Using their technical acumen and business experience, they built a team of engineers, which included senior technologists Rajnish Kumar and Advaid Sundare, who are qualified experts in electronics and communications, and are well-versed in coding.
When they first began, one of the biggest challenges they faced was finding the right technology for their product. The team first started with developing advanced controllers for the electric bicycles.
“But later, the team developed the technology for the complete electric-system, which involved components such as the motor, battery power pack, displays, GPS tracking system, e-brakes, and cadence sensor to name a few. There were challenges in getting good quality mechanical bicycles in India. Therefore, the team designed their own frames and localised their manufacturing. So, the product is more than 90% localised. From the beginning, we were of the mindset that if you’re entering the market, you either enter the best or don’t enter at all. There could be no half measures in fulfilling our objectives,” Anand says.
After two years of extensive research and development on the e-cycle technology, which also included six months of rigorous testing in tough conditions and understanding consumer approach to e-cycles in India, they launched the Maven e-cycle in 2019 at an initial price of Rs 24,500. Today, it’s priced at Rs 27,500, because the price of raw materials they import to manufacture the parts have increased as a result of higher import duties, the company says.
“We are manufacturing the second most affordable e-cycle in India right now, and given the price point, it’s the best in the country because of the features. The only e-cycle which is at a lower price point than Maven costs Rs 24,999. But the battery we use is a 7.8 Ah lithium ion battery, which gives us a range of 50 km on a single charge,” adds Dr. Krishnarao.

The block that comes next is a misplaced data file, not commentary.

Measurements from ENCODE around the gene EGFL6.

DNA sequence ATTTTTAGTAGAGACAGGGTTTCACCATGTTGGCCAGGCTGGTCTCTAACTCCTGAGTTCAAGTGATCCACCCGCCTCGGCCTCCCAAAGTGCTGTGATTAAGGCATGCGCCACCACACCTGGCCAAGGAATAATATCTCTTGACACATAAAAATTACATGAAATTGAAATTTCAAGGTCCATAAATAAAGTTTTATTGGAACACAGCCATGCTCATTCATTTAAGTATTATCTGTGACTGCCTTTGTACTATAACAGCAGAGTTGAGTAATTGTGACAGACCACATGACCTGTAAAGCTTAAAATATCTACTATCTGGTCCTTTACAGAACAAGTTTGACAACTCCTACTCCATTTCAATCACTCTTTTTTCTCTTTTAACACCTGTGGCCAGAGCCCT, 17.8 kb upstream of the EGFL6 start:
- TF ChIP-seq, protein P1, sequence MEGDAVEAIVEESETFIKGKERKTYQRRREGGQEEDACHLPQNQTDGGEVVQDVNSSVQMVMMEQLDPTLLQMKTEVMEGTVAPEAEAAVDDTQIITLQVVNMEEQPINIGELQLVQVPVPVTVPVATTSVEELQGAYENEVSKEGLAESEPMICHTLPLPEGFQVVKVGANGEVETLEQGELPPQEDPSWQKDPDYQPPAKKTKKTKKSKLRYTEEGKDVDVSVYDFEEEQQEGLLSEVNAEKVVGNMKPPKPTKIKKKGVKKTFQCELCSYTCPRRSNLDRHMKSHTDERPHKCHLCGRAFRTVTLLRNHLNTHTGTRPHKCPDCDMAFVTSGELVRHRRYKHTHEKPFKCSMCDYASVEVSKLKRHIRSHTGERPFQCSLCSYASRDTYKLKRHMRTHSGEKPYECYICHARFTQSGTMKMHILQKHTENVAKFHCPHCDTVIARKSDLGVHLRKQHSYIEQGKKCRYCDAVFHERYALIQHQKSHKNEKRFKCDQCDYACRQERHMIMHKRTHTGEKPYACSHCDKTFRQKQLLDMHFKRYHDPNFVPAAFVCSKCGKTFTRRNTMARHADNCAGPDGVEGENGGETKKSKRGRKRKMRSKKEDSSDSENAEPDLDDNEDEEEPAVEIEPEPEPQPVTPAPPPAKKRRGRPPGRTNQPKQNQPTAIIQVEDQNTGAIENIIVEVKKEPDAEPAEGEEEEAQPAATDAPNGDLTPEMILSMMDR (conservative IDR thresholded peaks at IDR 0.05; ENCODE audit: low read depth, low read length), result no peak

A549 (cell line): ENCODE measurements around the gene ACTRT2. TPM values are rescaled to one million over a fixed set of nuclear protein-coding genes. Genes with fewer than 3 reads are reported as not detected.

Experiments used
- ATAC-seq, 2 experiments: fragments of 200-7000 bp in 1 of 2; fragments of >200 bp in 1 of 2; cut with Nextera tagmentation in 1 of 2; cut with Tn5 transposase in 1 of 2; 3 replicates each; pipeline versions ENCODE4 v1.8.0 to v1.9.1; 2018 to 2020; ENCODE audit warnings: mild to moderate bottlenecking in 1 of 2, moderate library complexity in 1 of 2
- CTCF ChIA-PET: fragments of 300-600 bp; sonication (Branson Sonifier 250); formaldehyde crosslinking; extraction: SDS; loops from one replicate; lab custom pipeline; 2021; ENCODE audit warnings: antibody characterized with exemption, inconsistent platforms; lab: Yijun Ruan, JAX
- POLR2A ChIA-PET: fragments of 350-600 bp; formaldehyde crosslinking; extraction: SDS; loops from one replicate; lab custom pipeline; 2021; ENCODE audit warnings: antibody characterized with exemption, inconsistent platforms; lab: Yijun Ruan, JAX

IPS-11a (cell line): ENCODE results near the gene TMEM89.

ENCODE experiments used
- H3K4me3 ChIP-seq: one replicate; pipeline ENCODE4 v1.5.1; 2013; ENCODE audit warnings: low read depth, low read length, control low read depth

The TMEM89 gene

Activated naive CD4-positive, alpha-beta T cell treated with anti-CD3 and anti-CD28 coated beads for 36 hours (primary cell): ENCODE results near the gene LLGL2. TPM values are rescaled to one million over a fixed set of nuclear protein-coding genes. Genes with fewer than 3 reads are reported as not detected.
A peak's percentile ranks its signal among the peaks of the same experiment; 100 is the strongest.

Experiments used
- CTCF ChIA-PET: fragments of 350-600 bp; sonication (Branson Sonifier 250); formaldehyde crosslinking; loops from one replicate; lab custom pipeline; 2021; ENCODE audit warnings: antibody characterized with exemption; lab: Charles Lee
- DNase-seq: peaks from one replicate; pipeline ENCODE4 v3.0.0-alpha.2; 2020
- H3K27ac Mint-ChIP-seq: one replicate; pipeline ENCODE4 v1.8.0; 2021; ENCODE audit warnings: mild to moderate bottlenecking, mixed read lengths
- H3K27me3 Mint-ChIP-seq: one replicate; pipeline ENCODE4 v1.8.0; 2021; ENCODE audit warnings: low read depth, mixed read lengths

Offering a top speed of 30 kmph on its five-level pedal assist feature, its detachable lithium ion battery takes about three and a half hours to charge fully. The cycle weighs a light 21 kg and is both water and dust proof, claims the Pune startup.
Raising the bar
Until December 2020, the startup was selling the Maven e-cycle in only two cities — Pune and Kolhapur. “Back in January 2021, we had ties with just 10 dealerships across two cities. In the span of seven months, we now have ties with 85 dealerships across most major cities. We’ve sold a good number of units in that period,” claims Reon.
The only thing the startup imports are lithium ion cells and other raw materials like magnets that go into the motor, the aluminium coil or the printed circuit board (PCB), they say.
“Now the company is working on several high-end products like ‘Mid-drive’ driven electric bicycles and different mechanical frames. In the past few years, we have seen our venture grow. From four employees in 2017, today the company employs over 70 people,” Reon says.
He adds, “Another reason for our low prices is that unlike other brands who make big margins on each unit, we don’t. Our goal is not just to make profits, but also make a change, connect with common consumers and inspire their transition to electric vehicles. In spite of not making enormous profits, we have investors who continue to back our vision.”
(Edited by Divya Sethu)